Prior to the emergence of COVID-19, Altarum's Healthcare Value Hub deployed the Consumer Healthcare Experience State Survey (CHESS) to better understand state residents' views on a wide range of healthcare issues, including confidence using the health system, financial burden and support for policy solutions.
To better understand how the health and financial crisis associated with the pandemic has affected resident attitudes, we conducted several state surveys that included additional questions about COVID-19 (also known as the coronavirus)—assessing the state residents' worried and support for policies to address their concerns. In addition, we re-surveyed two states (Connecticut and Kentucky) to guage how responses to the broader set of survey questions may have been influenced by COVID-19.
With affordability and the high cost of healthcare being the top consumer concern pre-COVID-19,1 we wanted to understand how worried residents are about affording treatment for the disease. As Table 1 shows, more than half of adults in each of the four states surveyed reported being worried about affording treatment for COVID-19 if they need it.
To understand how concern about affording COVID-19 treatment ranked among other worries, respondents were asked to pick their top three COVID-related worries out of twelve possible responses. The most commonly selected worried were largely consistent across the four states (see Table 2A).
"You or a family member becoming ill from the virus" was consistently ranked as the top worry among the choices and exceeded other worries by a wide margin, garnering about twice as many "votes" as the next most common worry in each state.
The most commonly selected worries, and the percent of the time that each worry was identified as a "top 3" concern, is displayed in Table 2B. (For full table, see Appendix 1).
Additionally, respondents' views were fairly consistent when they were asked about support for and against policies related to the COVID-19 crisis. While there were some differences in the rank order, minimal differences in the percentage of the time that a policy was identified as a "top 3" policy supported indicated that the policies are viewed similarly.
Top-ranked COVID policies and the percent of the time each policy was identified as a "top 3" policy supported is displayed in Table 3.
Of the eleven policy options provided, "More financial help for large businesses" received the fewest number of "votes" in each state surveyed. Additionally, this policy was selected most frequently when we reversed the query, asking respondents about the policies they do NOT support.
When asked about the policies they do NOT support, respondents were given the option of selecting "I support all of the policies listed." This was the most common answer for this section of the survey in Connecticut, Mississippi and New Jersey, and was the second most common answer in Kentucky.
One of the more interesting findings was the diversity of opinions on "Universal health coverage for all." While this was the 4th most common policy selected when respondents were asked to identify the top 3 policies they SUPPORT, it also received a significant number of selections when respondents were asked to identify the top 3 policies they do NOT support. Republicans were far more likely to NOT support "Universal health coverage for all" as a means to address COVID-19 concerns compared to Democrats and those not affiliated with either party (see Table 4). It is important to note, however, that when asked generally about "Expanding health insurance options to that everyone can afford quality coverage," more than 90% of respondents agreed or strongly agreed with this policy as a means of improving healthcare affordability.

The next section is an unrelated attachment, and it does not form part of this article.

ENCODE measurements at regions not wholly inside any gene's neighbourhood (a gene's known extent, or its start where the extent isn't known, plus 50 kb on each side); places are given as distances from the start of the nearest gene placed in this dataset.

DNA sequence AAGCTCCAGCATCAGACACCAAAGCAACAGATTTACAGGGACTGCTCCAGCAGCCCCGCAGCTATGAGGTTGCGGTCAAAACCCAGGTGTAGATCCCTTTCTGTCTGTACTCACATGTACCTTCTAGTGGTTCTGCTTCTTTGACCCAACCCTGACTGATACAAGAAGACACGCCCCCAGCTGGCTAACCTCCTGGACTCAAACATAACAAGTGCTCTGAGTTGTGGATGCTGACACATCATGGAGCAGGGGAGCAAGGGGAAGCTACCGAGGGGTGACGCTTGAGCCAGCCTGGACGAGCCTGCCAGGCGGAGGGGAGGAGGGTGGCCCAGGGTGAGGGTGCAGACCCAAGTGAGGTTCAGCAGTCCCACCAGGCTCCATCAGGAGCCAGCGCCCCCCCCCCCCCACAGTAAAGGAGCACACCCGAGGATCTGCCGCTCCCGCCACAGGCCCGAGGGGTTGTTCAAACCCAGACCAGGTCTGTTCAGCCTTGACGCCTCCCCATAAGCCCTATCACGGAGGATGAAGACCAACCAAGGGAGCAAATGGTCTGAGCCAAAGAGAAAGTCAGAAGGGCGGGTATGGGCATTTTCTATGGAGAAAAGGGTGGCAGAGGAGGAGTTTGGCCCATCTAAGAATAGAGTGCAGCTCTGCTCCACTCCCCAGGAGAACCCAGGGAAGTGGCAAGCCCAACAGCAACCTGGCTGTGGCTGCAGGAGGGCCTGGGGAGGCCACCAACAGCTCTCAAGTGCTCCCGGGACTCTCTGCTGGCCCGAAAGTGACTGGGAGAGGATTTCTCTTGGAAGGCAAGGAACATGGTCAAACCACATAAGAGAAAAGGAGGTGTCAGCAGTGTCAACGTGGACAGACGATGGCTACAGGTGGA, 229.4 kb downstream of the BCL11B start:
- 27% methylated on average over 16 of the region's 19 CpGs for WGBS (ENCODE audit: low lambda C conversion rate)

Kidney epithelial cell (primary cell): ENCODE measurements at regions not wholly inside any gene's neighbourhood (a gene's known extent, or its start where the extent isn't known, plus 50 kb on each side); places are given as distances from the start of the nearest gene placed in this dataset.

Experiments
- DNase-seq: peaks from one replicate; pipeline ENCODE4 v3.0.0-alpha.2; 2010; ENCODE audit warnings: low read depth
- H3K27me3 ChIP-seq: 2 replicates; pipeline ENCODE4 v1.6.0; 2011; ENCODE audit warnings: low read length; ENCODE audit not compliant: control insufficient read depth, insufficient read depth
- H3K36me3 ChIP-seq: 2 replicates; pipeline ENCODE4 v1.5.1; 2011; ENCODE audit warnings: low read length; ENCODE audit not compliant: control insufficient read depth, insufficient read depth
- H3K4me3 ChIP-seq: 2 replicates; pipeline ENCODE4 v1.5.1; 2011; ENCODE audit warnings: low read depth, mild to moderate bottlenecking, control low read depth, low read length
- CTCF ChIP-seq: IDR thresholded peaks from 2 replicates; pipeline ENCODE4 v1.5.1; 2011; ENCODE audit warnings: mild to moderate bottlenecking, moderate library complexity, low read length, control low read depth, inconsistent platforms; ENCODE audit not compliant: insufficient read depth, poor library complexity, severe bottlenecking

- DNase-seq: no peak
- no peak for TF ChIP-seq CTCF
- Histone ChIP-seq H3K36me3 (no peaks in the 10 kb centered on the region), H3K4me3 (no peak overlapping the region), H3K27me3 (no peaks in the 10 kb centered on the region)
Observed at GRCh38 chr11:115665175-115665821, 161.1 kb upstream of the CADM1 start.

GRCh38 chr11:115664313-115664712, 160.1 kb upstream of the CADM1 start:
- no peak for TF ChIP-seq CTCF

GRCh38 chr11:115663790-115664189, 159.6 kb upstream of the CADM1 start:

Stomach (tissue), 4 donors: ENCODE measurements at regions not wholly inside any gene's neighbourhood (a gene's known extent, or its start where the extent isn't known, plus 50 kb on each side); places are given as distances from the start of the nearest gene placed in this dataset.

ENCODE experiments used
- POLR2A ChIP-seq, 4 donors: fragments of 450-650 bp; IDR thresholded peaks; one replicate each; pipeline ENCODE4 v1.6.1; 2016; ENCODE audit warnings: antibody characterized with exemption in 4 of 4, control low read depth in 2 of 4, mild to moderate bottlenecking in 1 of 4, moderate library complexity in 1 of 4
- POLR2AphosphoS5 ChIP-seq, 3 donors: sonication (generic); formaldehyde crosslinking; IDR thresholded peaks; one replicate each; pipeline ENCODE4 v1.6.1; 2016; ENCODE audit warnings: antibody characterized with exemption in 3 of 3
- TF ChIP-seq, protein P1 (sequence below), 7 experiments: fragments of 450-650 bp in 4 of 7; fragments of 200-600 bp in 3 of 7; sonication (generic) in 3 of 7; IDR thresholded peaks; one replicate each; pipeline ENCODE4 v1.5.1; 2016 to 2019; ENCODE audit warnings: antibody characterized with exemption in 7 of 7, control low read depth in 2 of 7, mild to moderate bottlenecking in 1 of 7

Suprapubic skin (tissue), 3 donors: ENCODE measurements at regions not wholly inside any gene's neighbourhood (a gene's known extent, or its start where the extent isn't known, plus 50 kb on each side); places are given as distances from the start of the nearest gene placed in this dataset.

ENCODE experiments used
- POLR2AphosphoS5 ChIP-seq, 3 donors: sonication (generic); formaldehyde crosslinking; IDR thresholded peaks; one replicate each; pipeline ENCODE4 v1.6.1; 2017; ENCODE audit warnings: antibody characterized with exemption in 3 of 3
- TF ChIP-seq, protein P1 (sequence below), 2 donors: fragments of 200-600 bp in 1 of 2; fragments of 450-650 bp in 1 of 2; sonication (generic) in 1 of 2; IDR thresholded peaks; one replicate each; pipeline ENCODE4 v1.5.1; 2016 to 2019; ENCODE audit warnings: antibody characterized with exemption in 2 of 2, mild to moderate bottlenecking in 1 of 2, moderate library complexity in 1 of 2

While methodological differences preclude making assumptions about changes across years, we found a striking increase in satisfaction with the health system in Connecticut and Kentucky from 2018 to 2020 (see Table 5).
We speculate that the widespread support for "healthcare heroes" serving on the front lines of our COVID-19 response may have improved attitudes toward the health system more generally.
Despite the increase, only a minority of respondents expressed satisfaction with the health system. Moreover, respondents continued to support policy changes in high numbers and across party lines (see Table 6).
For state-specific information on the remaining policies and support across party lines, please see the 2020 Data Briefs for Connecticut and Kentucky, available at https://healthcarevaluehub.org/CHESS
1. Pre-COVID CHESS results for numerous states can be found here: https://healthcarevaluehub.org/CHESS
Altarum's Consumer Healthcare Experience State Survey (CHESS) is designed to elicit respondents' unbiased views on a wide range of health system issues, including confidence using the health system, financial burden and views on fixes that might be needed.
The survey used a web panel from Dynata with a demographically balanced sample of approximately 1,000 respondents per state. CHESS is conducted only in English and restricted to adults ages 18 and older. Respondents who finished the survey in less than half the median time were excluded from the final sample. For more details and the demographic composition of respondents, please see the Data Briefs for each state, available at https://healthcarevaluehub.org/CHESS